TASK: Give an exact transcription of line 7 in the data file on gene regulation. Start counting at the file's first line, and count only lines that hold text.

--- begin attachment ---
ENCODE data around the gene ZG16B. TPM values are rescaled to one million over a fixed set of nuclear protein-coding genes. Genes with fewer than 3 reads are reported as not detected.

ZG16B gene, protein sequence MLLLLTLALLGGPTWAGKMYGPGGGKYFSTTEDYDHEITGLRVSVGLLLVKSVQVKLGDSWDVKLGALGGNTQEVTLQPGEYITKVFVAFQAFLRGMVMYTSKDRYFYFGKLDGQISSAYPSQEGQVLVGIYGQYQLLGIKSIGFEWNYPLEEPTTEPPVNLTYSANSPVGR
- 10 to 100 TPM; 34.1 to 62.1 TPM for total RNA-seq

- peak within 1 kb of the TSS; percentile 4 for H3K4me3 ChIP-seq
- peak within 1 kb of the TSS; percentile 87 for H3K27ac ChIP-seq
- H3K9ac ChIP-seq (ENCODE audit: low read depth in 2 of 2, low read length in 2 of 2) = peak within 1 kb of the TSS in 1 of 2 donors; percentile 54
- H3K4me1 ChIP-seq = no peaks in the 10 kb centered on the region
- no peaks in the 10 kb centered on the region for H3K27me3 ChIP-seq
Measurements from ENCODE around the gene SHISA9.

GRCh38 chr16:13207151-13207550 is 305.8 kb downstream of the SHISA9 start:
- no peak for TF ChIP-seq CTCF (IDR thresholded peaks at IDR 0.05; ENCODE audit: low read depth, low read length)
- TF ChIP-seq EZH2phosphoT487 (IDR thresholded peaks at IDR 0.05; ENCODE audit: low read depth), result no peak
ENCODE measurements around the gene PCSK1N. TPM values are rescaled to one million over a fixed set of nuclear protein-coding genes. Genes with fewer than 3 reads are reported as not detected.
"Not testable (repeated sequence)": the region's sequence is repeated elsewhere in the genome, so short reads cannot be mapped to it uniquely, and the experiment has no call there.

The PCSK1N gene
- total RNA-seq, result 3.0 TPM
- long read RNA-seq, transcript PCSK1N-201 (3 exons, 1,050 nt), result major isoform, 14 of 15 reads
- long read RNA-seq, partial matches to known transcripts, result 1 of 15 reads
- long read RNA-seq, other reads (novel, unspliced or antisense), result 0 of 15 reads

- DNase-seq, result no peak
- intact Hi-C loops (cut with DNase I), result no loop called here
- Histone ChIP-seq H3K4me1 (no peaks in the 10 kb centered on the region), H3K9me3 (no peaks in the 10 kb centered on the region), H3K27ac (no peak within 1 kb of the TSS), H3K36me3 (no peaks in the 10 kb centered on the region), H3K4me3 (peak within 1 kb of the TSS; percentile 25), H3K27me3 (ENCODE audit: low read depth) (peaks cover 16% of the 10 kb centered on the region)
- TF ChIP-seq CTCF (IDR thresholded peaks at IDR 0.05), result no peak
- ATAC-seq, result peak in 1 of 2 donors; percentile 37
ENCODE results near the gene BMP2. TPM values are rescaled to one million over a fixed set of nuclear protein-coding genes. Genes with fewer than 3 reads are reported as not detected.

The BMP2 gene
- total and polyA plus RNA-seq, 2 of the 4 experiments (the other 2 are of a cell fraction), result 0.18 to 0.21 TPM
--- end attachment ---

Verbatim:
- H3K4me1 ChIP-seq = no peaks in the 10 kb centered on the region